X-Tremely Astonishing X-Men: Seriously, Marvel? Seriously?

At WonderCon earlier this month, Marvel made several announcements regarding comics, including more details on three new? old? titles that were going to be part of their monthly solicitations. The cover to one title, in particular, showcased characters that were oddly familiar – a ragtag bunch of mutants: Wolverine sporting a horseshoe moustache, a young Nightcrawler and a hipster Emma Frost.

That’s right, they’re characters fresh off writer Greg Pak’s recently concluded arc on Astonishing X-Men.

Their mission, to protect the multi-verse – hopping from one alternate reality to another. I’d call it Quantum Leap if Marvel didn’t already have a well-established title for essentially the same premise – Exiles.

So of course, with that kind of heritage, Marvel decides to name this new book … *drumroll please* … X-Treme X-Men.

Because clearly creativity and common sense have lost their value in the X-Office. Join me in a rant I like to call “Seriously, Marvel? Seriously?”

Don’t get me wrong for a second. I loved the premise of Greg Pak’s story arc “Exalted” in Astonishing X-Men #44-#47 and am very happy to see it continue. It was exactly the right kind of storyline that made sense post-Schism – one that took Cyclops out of his moral struggle of running a mutant militia and just threw him into the hero-saviour role he was always meant to fulfill. The art by Mike McKone was reminiscent of his Exiles work in the first few storylines of the beloved series and further augmented the alternate universe setting of the Exalted story.

What I have a problem with, is the apparent disconnect in Marvel’s X-Office. They just got it wrong on so many levels!

1) Not giving Marjorie Liu a new title to work with

Say you want to write a X-title that was in continuity, starring a fresh team. Wouldn’t you’d much prefer to start afresh with an #1?

Even if you called it Mysterious X-Men, Wonderful X-Men, Fabulous X-Men, <insert superlative adjective here> X-Men, I honestly wouldn’t blink an eye. Heck, even if you wanted to utilise a previous title so as to maintain the trademark, why not use one that WASN’T IN USE? Take New X-Men, which hasn’t been touched since 2010, or hey, here’s an idea, X-Treme X-Men, which hasn’t been in use since 2004!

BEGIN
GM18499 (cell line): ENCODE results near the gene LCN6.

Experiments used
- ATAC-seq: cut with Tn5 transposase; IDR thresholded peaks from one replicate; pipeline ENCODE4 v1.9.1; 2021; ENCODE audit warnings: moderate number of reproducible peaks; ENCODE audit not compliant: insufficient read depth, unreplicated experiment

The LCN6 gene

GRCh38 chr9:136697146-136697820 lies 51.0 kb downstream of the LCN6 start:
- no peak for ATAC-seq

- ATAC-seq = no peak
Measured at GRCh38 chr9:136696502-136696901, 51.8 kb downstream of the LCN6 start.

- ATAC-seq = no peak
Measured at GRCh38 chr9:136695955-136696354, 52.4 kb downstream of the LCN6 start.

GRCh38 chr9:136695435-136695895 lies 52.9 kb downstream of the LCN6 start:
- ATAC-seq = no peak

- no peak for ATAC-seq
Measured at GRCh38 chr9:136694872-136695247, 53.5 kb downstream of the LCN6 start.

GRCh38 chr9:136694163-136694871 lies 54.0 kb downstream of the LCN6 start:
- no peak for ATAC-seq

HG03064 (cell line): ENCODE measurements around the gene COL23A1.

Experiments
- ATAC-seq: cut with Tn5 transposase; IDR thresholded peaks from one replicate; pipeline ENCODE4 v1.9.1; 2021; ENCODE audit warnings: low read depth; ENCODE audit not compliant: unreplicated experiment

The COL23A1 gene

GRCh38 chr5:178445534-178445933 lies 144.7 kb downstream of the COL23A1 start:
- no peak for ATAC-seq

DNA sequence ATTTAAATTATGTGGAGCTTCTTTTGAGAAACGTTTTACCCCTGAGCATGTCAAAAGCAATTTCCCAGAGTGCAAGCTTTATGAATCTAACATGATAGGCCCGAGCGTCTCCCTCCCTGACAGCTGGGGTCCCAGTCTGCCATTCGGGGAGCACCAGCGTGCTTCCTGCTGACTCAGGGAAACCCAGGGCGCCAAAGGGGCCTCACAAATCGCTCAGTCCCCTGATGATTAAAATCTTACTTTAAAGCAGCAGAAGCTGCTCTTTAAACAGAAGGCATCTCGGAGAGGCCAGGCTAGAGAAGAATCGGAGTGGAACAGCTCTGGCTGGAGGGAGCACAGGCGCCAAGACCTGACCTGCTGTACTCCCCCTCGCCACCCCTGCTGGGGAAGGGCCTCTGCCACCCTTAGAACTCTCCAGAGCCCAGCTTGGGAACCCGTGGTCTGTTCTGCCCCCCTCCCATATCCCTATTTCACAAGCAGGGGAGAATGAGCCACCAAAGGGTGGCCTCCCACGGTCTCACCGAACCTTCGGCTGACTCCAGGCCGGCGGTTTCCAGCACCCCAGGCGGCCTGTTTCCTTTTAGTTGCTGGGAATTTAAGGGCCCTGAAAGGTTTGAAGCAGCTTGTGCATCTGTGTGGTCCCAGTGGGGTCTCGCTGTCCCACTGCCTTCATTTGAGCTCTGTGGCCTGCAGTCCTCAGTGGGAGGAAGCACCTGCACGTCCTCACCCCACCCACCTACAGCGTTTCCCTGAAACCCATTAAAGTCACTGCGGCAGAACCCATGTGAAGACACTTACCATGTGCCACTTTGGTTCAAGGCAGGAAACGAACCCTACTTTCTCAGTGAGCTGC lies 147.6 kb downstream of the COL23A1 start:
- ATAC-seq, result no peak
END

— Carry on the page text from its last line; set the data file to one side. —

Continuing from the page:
But NOOOOOOoooo, Marvel gets Marjorie Liu to take over the reins of Astonishing X-Men, an existing title that has, since its conception, been revolving around Cyclops’ team with stories that are mostly out of continuity with the rest of the Marvel Universe. In contrast, she’s going to write a team led by Wolverine (with no Cyke in sight) with stories that will very much be IN continuity.

Seriously, Marvel? Seriously?

2) Not giving Greg Pak more than a single arc on Astonishing.

Say you have a brilliant idea that would fit right into the general theme of a comic book title. You’re given one arc to sell your story. The first issue comes out and it’s got controversy right from the get go – something big, like oh maybe, CYCLOPS AND STORM K.I.S.S.I.N.G. So you pimp it out like a madman and wait for the buzz to build. You alienate some readers upon revealing it is an alternate universe story (like, duh, what else could it be, right), but by and large, the response is positive.

Then almost three weeks later, even before your next issue is released, your publisher announces that a new writer will be taking over your title, and it will be a more permanent run.

Wait, what? Apparently the sales of Astonishing did well enough to warrant an ongoing, so here’s a novel idea, Marvel, give Greg Pak a more permanent run on the title! Clearly the writer was building up to something big. Clearly he wanted to get the word out that he was trying to capture lightning in a bottle again. Clearly, all his efforts were ignored by his publisher.

Seriously, Marvel? Seriously?

3) Giving Greg Pak an ongoing, but NOT naming it Exiles

Say your story arc did really well, and you’ve been given the opportunity to turn it into an ongoing.Thing is, though several of your characters are entirely new, your concept isn’t. Surely, you would want to tap on the huge fanbase of the previous concept, say by naming your ongoing after that one? But wait, you say, your team operates differently, it wouldn’t fit the title. Well, reality check, your new title is hardly without sentimental baggage either.

The truth is, there are fans who remember the last run on X-Treme X-Men, despite it being almost a decade since it ended, so it really boggles the mind why Marvel would not use the Exiles name for Greg Pak’s new ongoing. This is especially so when you realise that despite the difference in characters, Pak is essentially channeling the Exiles – especially with the team led by a strong-willed mainstream-established female mutant (i.e. Blink in Exiles, Dazzler in Pak’s X-Treme X-Men). Some fans are adamant that it is basically another example of Marvel moving away from titles that do not bear the names “Avengers” or “X-Men“.

Seriously, Marvel? Seriously?

Peter Lin

His teenage years spent nursing a giant man-crush on Steve Rogers, the first Captain America, Peter naturally found himself drawn to many other heroes who depicted strong, manly qualities, including the honour-bound warrior Worf, first Klingon in Starfleet, and the muscular rock hard abs of The Thing.

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